Regulation Fuels Demand for UK Financial Services Industry Skills

The unprecedented rise of new regulation in the financial services market place is driving significant growth of new roles, according to the ‘2013 Financial Services Salary Guide’, issued by recruitment consultancy Robert Half UK.

The firm reports that although hiring has not returned to pre-2007 levels, talent gaps exist and could signal a significant challenge in the future, particularly in regulation, risk and compliance. It also reports that the biggest salary rises, between 2012 and 2013 are in the regulation, compliance, risk, audit and security IT sectors.

Much of the new hiring within the financial services sector revolves around business critical roles, with a mix of mid- and senior- level talent as well as newly qualified accountants seeing the greatest opportunities.  Companies under pressure to do more with less expect employees to be both specialists and generalists, demonstrating high level experience and knowledge across multiple areas.

Regulatory change remains top of mind for the financial services sector as companies strive to generate profits as well as achieve compliance with regulation ranging from Solvency II to Basel III and from International Financial Reporting Standards (IFRS) to the US Foreign Account Tax Compliance Act (FATCA). Consequently, there remains a significant need for risk, regulatory and compliance professionals, and as demand outweighs supply, companies face increased budgetary pressure to secure the market’s most sought-after individuals.

The report shows the following 2013 salary ranges for regulatory accounting roles, with the increase over 2012 shown in brackets:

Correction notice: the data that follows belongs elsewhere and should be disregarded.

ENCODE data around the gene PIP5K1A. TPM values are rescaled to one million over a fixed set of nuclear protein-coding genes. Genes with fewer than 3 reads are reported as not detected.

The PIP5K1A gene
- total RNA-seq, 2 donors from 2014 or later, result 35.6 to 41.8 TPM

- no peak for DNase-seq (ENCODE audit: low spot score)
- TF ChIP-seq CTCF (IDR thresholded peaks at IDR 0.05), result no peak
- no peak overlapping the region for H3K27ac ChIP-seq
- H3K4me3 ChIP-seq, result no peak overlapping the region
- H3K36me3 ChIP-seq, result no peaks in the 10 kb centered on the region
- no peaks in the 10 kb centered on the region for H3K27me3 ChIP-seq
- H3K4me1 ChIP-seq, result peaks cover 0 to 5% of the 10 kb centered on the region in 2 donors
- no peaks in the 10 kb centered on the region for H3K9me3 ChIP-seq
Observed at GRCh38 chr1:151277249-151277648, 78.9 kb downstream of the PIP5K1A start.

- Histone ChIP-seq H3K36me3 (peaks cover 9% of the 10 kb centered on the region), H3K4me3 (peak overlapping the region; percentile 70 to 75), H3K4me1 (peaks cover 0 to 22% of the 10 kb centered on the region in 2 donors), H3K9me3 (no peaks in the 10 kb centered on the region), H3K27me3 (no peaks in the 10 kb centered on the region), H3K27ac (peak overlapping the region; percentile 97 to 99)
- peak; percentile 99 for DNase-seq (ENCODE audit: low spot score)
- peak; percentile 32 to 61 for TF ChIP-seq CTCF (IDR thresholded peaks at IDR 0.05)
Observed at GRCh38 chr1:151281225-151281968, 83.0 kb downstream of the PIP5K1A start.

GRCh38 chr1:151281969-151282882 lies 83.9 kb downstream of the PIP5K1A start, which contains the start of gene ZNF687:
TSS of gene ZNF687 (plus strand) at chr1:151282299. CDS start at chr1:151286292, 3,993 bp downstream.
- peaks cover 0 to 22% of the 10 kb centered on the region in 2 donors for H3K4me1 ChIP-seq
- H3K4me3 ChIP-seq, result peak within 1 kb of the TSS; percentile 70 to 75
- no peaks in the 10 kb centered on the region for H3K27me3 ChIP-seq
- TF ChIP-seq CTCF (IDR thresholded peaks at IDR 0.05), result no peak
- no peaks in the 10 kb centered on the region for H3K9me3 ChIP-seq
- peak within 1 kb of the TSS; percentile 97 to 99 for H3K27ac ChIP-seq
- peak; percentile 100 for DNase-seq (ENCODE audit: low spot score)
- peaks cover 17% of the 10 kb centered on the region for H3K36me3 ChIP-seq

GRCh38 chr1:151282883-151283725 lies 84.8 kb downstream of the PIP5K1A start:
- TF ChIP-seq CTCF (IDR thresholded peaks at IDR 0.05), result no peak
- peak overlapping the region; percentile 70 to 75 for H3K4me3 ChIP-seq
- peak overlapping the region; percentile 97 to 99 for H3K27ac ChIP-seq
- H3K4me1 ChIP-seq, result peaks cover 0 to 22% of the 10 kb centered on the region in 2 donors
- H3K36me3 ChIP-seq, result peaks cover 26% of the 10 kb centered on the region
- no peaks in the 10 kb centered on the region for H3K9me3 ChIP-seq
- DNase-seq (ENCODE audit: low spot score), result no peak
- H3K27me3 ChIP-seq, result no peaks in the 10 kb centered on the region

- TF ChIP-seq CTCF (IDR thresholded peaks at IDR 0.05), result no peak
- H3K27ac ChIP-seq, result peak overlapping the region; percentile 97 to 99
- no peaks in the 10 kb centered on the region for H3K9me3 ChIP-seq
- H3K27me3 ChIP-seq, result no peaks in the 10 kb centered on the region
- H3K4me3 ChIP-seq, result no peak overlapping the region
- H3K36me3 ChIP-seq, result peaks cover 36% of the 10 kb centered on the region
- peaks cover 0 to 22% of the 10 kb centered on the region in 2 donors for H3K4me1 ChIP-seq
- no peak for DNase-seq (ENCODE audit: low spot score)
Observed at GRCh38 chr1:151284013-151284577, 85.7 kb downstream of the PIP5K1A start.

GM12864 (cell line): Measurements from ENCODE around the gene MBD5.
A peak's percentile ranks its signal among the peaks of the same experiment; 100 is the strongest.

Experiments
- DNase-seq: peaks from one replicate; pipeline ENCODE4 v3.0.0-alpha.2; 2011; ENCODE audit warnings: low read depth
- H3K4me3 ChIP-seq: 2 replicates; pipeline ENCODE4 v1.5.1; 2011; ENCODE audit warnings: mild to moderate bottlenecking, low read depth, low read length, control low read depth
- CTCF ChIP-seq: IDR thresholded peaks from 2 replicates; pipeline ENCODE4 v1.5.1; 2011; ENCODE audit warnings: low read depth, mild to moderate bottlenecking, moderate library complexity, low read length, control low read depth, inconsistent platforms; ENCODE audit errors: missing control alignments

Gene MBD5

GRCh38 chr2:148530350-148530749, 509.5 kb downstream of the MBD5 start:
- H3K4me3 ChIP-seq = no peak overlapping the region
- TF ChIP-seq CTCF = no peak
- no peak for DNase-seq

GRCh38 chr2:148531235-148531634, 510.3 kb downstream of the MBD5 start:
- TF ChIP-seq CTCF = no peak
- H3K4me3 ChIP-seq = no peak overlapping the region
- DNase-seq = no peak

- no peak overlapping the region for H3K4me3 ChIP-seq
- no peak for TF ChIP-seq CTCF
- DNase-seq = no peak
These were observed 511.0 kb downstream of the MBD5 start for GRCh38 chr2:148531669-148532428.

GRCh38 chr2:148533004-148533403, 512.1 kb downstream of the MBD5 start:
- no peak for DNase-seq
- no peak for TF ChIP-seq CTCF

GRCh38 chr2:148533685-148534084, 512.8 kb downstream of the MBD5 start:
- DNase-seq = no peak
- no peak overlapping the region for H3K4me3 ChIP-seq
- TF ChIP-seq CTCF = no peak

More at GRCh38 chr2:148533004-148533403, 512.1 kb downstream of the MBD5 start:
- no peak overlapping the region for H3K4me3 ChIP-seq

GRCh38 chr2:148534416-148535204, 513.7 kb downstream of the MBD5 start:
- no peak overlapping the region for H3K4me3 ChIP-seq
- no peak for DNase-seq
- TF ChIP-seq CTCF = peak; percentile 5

• Manager: £80,250 – £100,000 (+3.7%).
  • Accountant (4-7 years’ post-qualified experience (PQE)): £60,500 – £92,250 (+2.5%).
  • Accountant (Non-qualified – 3 years’ PQE: £49,000 – £74,500 (+3.6%).
  • Accountant: £35,250 – £48,500 (+3.4%)

Changes in the regulatory environment are also having a significant impact on technology, leading to tier one and mid-cap banks citing higher demand for regulatory, risk and finance IT professionals. The rise in big data has also stimulated demand for data analysts, business intelligence and data/database developers, as reflected in the following ranges for compliance, audit, risk and security IT roles:

  • Information security manager: £73,250 – £102,750 (+5.4%).
  • Information security officer: £50,500 – £75,500 (+5.4%).
  • Security network engineer: £54,750 – £70,750 (+4.4%).
  • Senior IT auditor: £66,000 – £85,250 (+3.2%).

Commenting on various sub-sectors within the financial service sector, the guide notes:

  • Investment banking: Small and medium-sized enterprises (SMEs) have fared favourably, as have those banks focused on emerging markets, commodities or energy.
  • Private equity: London in particular shows significant demand for skilled professionals due to further investment, acquisitions and diversification.
  • Hedge funds: Hiring has been moderate in volume but consistent across finance, banking operations and IT.
  • Asset/investment management: Corporate governance and risk management have been scrutinised by investors, resulting in improved processes and transparency and  leading to demand for professionals who can drive these changes.
  • Retail and commercial banking: Particular demand exists for those professionals who can help drive new retail initiatives and support augmented risk and compliance departments.
  • Insurance: Increased regulation and compliance, along with consumer protection reform under the Retail Distribution Review (RDR), has created additional demand for highly skilled professionals while pension suite enrolment will add to pressures on the industry in the coming year.

“According to our research, growth may well be on the horizon,” said Phil Sheridan, managing director, Robert Half Financial Services. “The business outlook has improved, with most financial services executives indicating that they are ‘somewhat’ or ‘very’ confident in their companies’ growth prospects compared with last year.  Finance professionals in particular are benefitting from this optimism as companies look for additional insight and strategy into business process improvement, cost savings and new sources of revenue.”

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